Friday May 10th, 6.30 pm Private View
FRAMING THE MAKERS
by artists Jane Frederick and Martin Bridges
Spending quality time with a hand-crafted object can help us to reflect upon many things; the time and care that the maker has invested in its creation, the tangible physicality of its material and form and the social and historical context in which it was made. Potter Martin Bridges introduced me to the language of clay through his infectious enthusiasm and extensive knowledge of the material. As a painter, I had previously only examined the material through the study of paintings that depicted ceramic forms, presenting the appearance of handmade objects most commonly in a still life painting. This knowledge of ceramics from two very different research directions prompted a fascinating collaboration, which took us into Europe to view some breath-taking examples of still life painting culminating in the realisation that hand crafted objects could themselves be the individual subjects of portraiture.
Jane Frederick 2019
The exhibition will run through May and June
CHILDREN’S BOOK CLUBS, SATURDAY 18TH MAY
Secondary school age meeting at 2pm,
Primary school age group meeting at 3pm
contact the shop for more information
Monday 20th May
10.30 am coffee, cake and book talk in the shop
2.30 pm tea cake and book talk in the shop
for more information and forthcoming club picks ask at the shop
Wednesday May 29th, 6 30 pm
PATRICK DENNEY talking about his new book
‘Colchester at Work’
People and industries through the years
Colchester at Work explores the working life of this Essex town. The market town of Colchester has a long history stretching back to when it was the Roman capital of Britain, Camulodunum, and earlier. The Romans also started the harvesting of Oysters from the nearby Mersea Island, which has continued through the ensuing centuries and today oysters from around Colchester are highly prized. In the Middle Ages the town prospered and grew rapidly as a centre for the manufacture of woollen cloth.
Its international fame as a centre of the textile industry, known for its high quality, and the wool trade drew a large number of weavers and clothmakers from Flanders in the 15th and 16th centuries. The Industrial Revolution brought important new industries to Colchester, including the Paxman diesel works, originally founded in the 19th century as Standard Ironworks. The Paxman diesel business was at the forefront of the production of engines particularly for naval vessels and railway locomotives, becoming part of the English Electric Diesel Group in 1966. Colchester has also been an important garrison town for centuries and although the Army’s presence has reduced in recent years, it still has a significant presence. Today the town is one of the fastest growing in the country, benefitting from its university, new residential developments, proximity to Stansted airport, Felixstowe and Harwich sea ports and good connections to London. The author includes a chapter of memories of the working lives of many of the ordinary people who worked in Colchester in the last 100 years. The book will appeal to all those with an interest in the history of this part of the country.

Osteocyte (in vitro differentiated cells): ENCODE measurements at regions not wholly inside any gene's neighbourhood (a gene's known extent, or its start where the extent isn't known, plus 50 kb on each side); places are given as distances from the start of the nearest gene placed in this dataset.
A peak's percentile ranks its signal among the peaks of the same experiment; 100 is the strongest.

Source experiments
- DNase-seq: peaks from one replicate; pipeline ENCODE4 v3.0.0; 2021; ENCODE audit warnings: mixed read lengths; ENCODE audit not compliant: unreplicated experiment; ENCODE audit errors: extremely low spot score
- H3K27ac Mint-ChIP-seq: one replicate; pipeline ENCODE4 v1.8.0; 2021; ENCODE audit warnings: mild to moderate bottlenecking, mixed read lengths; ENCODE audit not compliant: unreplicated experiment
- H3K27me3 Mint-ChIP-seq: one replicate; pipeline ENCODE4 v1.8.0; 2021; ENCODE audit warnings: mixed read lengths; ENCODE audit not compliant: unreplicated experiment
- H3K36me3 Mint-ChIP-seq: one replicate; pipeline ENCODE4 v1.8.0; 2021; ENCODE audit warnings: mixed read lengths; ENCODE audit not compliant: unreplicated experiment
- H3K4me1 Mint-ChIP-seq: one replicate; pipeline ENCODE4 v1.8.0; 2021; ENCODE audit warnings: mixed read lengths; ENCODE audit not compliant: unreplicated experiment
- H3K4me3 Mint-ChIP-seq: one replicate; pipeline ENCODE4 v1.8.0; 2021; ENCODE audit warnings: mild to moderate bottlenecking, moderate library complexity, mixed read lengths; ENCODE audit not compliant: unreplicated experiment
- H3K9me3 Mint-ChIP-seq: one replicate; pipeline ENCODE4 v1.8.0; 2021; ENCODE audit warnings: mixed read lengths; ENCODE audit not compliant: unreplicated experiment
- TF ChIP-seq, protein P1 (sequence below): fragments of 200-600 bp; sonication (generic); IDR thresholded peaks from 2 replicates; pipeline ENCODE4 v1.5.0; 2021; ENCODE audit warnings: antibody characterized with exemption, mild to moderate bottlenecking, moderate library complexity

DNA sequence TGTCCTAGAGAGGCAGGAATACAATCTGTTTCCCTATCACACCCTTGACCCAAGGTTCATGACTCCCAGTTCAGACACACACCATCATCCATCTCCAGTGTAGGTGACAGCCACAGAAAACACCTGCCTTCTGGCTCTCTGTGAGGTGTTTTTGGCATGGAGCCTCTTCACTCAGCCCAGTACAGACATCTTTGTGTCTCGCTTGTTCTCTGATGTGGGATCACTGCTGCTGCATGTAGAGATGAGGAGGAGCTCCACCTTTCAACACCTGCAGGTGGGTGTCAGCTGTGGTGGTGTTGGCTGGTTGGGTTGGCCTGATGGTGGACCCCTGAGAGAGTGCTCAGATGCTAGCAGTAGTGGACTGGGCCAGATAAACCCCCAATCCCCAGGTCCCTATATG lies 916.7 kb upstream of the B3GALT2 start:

Colchester at Work, Amberley publishing, pbk, £14.99
Wednesday June 5th, 6.30pm
A talk and short film about the works of Booker Prize winner, the late Ruth Prawer Jhabvala
Ruth Prawer Jhabvala, CBE (7 May 1927 – 3 April 2013) was a German-born British and American Booker prize-winning novelist, short story writer and two-time Academy Award-winning screenwriter. She is perhaps best known for her long collaboration with Merchant Ivory Productions, made up of director James Ivory and producer Ismail Merchant.
After meeting Cyrus Jhabvala in England, she married him and moved to India in 1951; Jhabvala was an Indian-Parsi architect. The couple lived in New Delhi and had three daughters. Jhabvala began then to elaborate her experiences in India and wrote novels and tales on Indian subjects. She wrote a dozen novels, 23 screenplays, and eight collections of short stories and was made a CBE in 1998 and granted a joint fellowship by BAFTA in 2002 with Ivory and Merchant. She is the only person to have won both a Booker Prize and an Oscar.
Wednesday, June 19th, 6.30pm
Nicholas Jubber talking about his new book,
These are the stories that made Europe. Journeying from Turkey to Iceland, award-winning travel writer Nicholas Jubber takes us on a fascinating adventure through our continent’s most enduring epic poems to learn how they were shaped by their times, and how they have since shaped us. The great European epics were all inspired by moments of seismic change: The Odyssey tells of the aftermath of the Trojan War, the primal conflict from which much of European civilisation was spawned. The Song of the Nibelungen tracks the collapse of a Germanic kingdom on the edge of the Roman Empire. Both the French Song of Roland and the Serbian Kosovo Cycle emerged from devastating conflicts between Christian and Muslim powers. Beowulf, the only surviving Old English epic, and the great Icelandic Saga of Burnt Njal, respond to times of great religious struggle – the shift from paganism to Christianity.
These stories have stirred passions ever since they were composed, motivating armies and revolutionaries, and they continue to do so today. Reaching back into the ancient and medieval eras in which these defining works were produced, and investigating their continuing influence today, Epic Continent explores how matters of honour, fundamentalism, fate, nationhood, sex, class and politics have preoccupied the people of Europe across the millennia. In these tales soaked in blood and fire, Nicholas Jubber discovers how the world of gods and emperors, dragons and water-maidens, knights and princesses made our own: their deep impact on European identity, and their resonance in our turbulent times.
Epic Continent is published John Murray, hardback, £20.00